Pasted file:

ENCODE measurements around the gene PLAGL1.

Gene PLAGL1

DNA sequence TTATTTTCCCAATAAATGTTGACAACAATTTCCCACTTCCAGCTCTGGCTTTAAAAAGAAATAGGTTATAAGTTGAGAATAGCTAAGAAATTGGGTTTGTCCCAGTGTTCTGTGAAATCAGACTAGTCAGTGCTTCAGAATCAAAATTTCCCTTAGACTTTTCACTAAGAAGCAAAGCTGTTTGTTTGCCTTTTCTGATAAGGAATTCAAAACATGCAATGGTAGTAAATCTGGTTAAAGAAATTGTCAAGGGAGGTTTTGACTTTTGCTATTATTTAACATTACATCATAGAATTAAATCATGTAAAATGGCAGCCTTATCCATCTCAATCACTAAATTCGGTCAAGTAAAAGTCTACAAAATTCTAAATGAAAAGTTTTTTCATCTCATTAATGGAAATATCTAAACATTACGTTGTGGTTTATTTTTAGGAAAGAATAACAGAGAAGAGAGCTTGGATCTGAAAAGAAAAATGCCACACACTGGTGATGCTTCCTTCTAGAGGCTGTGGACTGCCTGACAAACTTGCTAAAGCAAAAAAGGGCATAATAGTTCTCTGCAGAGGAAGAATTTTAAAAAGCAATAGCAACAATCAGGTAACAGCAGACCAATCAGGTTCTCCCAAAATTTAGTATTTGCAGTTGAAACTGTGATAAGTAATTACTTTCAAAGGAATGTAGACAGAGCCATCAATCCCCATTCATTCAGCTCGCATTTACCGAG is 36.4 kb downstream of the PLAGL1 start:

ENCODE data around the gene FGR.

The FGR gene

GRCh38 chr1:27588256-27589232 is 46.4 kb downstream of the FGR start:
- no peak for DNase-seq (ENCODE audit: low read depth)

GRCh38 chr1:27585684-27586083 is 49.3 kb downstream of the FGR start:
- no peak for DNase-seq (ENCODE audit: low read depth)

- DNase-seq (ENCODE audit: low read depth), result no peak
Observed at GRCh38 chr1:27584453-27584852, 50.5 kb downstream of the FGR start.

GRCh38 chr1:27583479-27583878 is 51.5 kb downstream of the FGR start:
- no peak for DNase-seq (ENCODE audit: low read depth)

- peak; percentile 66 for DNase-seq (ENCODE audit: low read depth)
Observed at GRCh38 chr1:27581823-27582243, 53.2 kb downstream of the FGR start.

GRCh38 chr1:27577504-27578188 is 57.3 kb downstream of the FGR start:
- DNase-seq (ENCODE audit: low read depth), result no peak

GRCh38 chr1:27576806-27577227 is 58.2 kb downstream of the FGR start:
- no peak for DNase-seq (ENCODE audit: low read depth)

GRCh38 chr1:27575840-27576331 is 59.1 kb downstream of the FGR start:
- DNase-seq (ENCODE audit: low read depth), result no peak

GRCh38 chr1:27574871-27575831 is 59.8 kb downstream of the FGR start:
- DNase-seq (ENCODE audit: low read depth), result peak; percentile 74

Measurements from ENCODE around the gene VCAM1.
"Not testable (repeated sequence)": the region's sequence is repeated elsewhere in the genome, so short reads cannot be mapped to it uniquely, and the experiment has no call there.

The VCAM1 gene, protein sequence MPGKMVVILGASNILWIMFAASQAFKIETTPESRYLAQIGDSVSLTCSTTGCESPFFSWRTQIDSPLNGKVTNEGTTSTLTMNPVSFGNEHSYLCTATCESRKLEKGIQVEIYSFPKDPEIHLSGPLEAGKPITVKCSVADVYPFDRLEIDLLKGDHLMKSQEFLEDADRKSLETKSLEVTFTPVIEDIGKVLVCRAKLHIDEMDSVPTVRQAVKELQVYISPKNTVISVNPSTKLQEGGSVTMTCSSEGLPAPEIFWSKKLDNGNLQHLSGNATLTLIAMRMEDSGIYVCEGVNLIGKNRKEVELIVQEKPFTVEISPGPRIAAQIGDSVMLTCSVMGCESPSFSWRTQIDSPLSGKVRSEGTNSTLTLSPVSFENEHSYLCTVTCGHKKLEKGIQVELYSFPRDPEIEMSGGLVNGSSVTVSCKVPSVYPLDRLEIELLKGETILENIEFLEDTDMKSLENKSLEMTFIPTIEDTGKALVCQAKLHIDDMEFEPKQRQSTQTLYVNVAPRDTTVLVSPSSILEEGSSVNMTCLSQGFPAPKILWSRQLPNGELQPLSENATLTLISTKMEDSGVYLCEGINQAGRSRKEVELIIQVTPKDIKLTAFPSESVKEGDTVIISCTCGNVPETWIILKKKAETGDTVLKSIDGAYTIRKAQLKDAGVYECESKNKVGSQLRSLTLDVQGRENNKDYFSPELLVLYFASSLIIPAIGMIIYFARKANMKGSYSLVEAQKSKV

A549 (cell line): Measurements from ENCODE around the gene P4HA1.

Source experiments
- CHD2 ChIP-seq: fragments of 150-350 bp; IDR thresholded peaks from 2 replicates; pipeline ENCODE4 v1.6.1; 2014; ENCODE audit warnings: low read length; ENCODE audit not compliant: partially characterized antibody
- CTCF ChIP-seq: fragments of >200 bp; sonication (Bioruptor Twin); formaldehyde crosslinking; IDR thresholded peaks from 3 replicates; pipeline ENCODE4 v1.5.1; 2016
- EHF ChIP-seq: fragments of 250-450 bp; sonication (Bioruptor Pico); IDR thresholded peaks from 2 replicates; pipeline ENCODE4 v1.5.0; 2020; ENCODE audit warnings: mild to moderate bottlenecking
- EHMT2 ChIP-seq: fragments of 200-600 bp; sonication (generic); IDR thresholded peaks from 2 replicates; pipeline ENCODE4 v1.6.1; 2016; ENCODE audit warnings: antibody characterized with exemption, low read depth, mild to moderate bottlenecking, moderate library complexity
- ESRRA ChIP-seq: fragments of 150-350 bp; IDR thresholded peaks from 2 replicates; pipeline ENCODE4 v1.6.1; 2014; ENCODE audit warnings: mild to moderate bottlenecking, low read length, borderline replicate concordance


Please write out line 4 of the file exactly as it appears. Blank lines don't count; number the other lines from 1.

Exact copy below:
ENCODE data around the gene FGR.